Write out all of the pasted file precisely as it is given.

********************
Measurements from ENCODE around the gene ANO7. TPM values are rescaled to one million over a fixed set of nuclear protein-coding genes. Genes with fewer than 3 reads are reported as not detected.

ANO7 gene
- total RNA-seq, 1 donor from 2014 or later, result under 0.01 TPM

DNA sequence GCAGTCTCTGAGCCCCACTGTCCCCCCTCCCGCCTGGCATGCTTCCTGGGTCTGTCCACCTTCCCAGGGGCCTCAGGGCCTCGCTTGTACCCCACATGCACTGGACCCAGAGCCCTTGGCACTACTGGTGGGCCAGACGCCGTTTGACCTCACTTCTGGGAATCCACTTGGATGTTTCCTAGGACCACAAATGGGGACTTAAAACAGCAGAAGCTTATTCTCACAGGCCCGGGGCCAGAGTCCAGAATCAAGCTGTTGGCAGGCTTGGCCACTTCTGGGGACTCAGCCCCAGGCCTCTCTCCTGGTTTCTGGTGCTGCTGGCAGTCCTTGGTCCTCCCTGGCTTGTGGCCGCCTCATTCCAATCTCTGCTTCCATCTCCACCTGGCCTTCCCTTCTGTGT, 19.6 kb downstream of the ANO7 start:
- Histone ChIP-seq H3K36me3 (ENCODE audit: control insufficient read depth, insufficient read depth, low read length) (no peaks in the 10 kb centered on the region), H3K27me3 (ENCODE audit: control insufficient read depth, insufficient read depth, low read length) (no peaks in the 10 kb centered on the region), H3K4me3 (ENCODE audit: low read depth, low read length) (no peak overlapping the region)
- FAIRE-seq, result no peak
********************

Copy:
Measurements from ENCODE around the gene ANO7. TPM values are rescaled to one million over a fixed set of nuclear protein-coding genes. Genes with fewer than 3 reads are reported as not detected.

ANO7 gene
- total RNA-seq, 1 donor from 2014 or later, result under 0.01 TPM

DNA sequence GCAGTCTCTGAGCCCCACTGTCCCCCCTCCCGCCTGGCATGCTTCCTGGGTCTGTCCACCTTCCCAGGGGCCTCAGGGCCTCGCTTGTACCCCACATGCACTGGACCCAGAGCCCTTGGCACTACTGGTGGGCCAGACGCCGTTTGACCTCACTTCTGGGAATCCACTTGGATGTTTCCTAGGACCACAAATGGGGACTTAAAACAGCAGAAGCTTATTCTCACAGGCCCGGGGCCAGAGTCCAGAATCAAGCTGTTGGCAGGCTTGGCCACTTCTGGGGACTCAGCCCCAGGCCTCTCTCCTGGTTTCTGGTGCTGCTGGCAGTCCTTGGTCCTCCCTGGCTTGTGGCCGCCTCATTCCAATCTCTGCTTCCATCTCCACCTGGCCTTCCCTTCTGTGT, 19.6 kb downstream of the ANO7 start:
- Histone ChIP-seq H3K36me3 (ENCODE audit: control insufficient read depth, insufficient read depth, low read length) (no peaks in the 10 kb centered on the region), H3K27me3 (ENCODE audit: control insufficient read depth, insufficient read depth, low read length) (no peaks in the 10 kb centered on the region), H3K4me3 (ENCODE audit: low read depth, low read length) (no peak overlapping the region)
- FAIRE-seq, result no peak